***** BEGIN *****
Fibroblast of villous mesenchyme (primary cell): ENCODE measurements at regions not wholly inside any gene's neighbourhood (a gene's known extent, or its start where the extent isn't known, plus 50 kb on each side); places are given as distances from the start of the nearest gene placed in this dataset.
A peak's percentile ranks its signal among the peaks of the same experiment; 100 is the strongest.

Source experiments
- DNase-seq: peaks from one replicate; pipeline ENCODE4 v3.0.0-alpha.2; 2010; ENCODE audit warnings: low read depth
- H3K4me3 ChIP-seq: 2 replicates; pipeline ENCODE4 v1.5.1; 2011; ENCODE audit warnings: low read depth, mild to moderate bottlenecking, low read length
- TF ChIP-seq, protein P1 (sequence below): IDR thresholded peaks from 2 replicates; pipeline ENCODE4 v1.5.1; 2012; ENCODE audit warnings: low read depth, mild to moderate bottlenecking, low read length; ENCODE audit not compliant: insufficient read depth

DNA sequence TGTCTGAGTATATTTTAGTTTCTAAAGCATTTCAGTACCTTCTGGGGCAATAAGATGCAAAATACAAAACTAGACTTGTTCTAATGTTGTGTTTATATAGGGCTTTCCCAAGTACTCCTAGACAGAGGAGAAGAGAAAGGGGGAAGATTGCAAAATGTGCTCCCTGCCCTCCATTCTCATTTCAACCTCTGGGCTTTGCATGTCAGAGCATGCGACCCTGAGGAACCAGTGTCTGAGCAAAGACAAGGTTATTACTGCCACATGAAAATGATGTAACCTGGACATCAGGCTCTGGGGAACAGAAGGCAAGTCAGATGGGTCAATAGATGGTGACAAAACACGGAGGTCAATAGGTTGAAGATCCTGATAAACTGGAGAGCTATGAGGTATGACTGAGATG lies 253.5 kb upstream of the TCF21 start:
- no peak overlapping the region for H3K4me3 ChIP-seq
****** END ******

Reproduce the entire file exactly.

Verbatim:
Fibroblast of villous mesenchyme (primary cell): ENCODE measurements at regions not wholly inside any gene's neighbourhood (a gene's known extent, or its start where the extent isn't known, plus 50 kb on each side); places are given as distances from the start of the nearest gene placed in this dataset.
A peak's percentile ranks its signal among the peaks of the same experiment; 100 is the strongest.

Source experiments
- DNase-seq: peaks from one replicate; pipeline ENCODE4 v3.0.0-alpha.2; 2010; ENCODE audit warnings: low read depth
- H3K4me3 ChIP-seq: 2 replicates; pipeline ENCODE4 v1.5.1; 2011; ENCODE audit warnings: low read depth, mild to moderate bottlenecking, low read length
- TF ChIP-seq, protein P1 (sequence below): IDR thresholded peaks from 2 replicates; pipeline ENCODE4 v1.5.1; 2012; ENCODE audit warnings: low read depth, mild to moderate bottlenecking, low read length; ENCODE audit not compliant: insufficient read depth

DNA sequence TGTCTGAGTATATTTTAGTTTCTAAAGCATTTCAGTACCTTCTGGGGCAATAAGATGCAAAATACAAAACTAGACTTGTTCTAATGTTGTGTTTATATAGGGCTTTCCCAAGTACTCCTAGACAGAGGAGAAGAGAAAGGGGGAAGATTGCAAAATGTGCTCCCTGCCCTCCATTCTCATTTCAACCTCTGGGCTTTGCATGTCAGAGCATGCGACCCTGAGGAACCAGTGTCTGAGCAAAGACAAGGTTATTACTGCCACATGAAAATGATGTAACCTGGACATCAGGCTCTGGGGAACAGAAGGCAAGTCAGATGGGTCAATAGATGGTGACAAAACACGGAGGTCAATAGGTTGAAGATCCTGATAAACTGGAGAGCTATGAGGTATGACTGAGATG lies 253.5 kb upstream of the TCF21 start:
- no peak overlapping the region for H3K4me3 ChIP-seq